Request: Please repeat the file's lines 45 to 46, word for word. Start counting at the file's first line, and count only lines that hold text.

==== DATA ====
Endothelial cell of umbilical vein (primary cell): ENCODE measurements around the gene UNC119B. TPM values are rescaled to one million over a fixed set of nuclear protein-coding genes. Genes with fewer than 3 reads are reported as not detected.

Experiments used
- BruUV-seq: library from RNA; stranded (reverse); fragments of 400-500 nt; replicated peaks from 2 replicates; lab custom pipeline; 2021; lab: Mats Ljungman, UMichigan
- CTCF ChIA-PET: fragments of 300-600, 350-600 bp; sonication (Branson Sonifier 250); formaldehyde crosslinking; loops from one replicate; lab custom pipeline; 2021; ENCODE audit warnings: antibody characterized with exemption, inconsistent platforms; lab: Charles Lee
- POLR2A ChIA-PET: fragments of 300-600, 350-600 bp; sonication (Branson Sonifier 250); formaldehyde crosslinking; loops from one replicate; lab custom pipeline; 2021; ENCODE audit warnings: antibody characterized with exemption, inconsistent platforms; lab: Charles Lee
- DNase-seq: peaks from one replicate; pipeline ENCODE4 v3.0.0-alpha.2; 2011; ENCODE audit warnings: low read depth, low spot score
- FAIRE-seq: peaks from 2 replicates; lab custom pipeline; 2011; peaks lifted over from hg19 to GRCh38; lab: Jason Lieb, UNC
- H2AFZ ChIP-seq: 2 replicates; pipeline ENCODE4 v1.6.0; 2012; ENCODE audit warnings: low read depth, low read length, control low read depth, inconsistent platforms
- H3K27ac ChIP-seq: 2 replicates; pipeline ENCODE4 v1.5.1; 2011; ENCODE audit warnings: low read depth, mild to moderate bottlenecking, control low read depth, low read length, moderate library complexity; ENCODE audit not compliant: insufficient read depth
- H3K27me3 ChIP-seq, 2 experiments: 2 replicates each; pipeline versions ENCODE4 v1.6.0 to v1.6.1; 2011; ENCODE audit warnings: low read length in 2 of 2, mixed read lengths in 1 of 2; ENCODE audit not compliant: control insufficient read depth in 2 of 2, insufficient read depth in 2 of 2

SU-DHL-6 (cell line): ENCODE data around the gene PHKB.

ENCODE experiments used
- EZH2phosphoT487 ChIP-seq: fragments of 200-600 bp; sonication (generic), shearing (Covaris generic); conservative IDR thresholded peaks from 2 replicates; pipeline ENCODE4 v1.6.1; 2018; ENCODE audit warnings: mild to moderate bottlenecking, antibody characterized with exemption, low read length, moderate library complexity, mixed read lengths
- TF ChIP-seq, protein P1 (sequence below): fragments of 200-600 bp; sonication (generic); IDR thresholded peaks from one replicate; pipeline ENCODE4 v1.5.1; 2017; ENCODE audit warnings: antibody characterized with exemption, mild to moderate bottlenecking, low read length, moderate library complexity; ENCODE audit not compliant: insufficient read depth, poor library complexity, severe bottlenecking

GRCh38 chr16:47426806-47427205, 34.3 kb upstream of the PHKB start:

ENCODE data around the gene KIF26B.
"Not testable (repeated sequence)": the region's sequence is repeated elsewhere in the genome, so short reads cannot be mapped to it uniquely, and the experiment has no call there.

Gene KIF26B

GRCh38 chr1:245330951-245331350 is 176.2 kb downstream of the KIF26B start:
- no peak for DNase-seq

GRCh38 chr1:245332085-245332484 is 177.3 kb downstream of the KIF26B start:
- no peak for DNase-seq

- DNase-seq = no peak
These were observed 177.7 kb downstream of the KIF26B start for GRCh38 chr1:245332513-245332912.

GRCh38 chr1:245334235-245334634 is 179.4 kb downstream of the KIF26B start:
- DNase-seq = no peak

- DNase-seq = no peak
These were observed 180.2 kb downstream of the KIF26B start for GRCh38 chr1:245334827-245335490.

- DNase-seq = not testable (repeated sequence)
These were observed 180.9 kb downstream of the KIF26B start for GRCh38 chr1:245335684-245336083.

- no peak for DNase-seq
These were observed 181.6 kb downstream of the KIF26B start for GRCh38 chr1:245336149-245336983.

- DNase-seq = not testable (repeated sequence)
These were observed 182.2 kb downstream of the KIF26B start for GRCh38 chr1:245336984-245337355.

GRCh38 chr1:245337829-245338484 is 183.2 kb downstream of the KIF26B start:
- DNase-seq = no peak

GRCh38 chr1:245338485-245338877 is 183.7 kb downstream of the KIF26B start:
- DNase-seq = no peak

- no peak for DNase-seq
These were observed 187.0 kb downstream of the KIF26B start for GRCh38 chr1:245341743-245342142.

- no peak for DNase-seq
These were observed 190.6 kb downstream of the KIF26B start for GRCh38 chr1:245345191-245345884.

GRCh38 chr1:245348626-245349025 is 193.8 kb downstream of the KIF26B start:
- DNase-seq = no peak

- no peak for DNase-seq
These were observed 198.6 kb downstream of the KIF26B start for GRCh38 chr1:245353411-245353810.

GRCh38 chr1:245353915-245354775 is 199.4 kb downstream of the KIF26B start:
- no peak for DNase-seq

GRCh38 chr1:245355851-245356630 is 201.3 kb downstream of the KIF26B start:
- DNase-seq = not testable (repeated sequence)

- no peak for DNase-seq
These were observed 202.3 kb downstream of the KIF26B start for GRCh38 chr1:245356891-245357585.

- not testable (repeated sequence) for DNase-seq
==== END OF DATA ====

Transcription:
- no peak for DNase-seq
These were observed 198.6 kb downstream of the KIF26B start for GRCh38 chr1:245353411-245353810.